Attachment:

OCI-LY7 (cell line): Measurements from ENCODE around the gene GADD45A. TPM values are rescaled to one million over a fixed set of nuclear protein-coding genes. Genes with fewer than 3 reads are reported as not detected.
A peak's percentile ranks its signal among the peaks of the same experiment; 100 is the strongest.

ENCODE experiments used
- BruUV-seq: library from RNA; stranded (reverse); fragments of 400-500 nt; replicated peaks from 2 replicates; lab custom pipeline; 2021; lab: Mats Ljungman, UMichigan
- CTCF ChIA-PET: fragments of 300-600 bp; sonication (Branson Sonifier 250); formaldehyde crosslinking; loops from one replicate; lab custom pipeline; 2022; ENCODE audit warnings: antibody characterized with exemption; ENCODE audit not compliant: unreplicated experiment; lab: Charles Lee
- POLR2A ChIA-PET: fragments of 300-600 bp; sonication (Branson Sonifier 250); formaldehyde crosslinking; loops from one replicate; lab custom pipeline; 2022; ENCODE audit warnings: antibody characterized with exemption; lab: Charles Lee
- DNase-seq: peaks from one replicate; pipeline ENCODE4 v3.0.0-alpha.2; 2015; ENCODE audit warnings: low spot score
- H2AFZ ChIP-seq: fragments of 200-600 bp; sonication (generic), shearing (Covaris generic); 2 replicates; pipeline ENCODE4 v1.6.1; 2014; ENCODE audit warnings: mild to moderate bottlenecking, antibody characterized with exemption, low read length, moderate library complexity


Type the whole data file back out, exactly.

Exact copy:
OCI-LY7 (cell line): Measurements from ENCODE around the gene GADD45A. TPM values are rescaled to one million over a fixed set of nuclear protein-coding genes. Genes with fewer than 3 reads are reported as not detected.
A peak's percentile ranks its signal among the peaks of the same experiment; 100 is the strongest.

ENCODE experiments used
- BruUV-seq: library from RNA; stranded (reverse); fragments of 400-500 nt; replicated peaks from 2 replicates; lab custom pipeline; 2021; lab: Mats Ljungman, UMichigan
- CTCF ChIA-PET: fragments of 300-600 bp; sonication (Branson Sonifier 250); formaldehyde crosslinking; loops from one replicate; lab custom pipeline; 2022; ENCODE audit warnings: antibody characterized with exemption; ENCODE audit not compliant: unreplicated experiment; lab: Charles Lee
- POLR2A ChIA-PET: fragments of 300-600 bp; sonication (Branson Sonifier 250); formaldehyde crosslinking; loops from one replicate; lab custom pipeline; 2022; ENCODE audit warnings: antibody characterized with exemption; lab: Charles Lee
- DNase-seq: peaks from one replicate; pipeline ENCODE4 v3.0.0-alpha.2; 2015; ENCODE audit warnings: low spot score
- H2AFZ ChIP-seq: fragments of 200-600 bp; sonication (generic), shearing (Covaris generic); 2 replicates; pipeline ENCODE4 v1.6.1; 2014; ENCODE audit warnings: mild to moderate bottlenecking, antibody characterized with exemption, low read length, moderate library complexity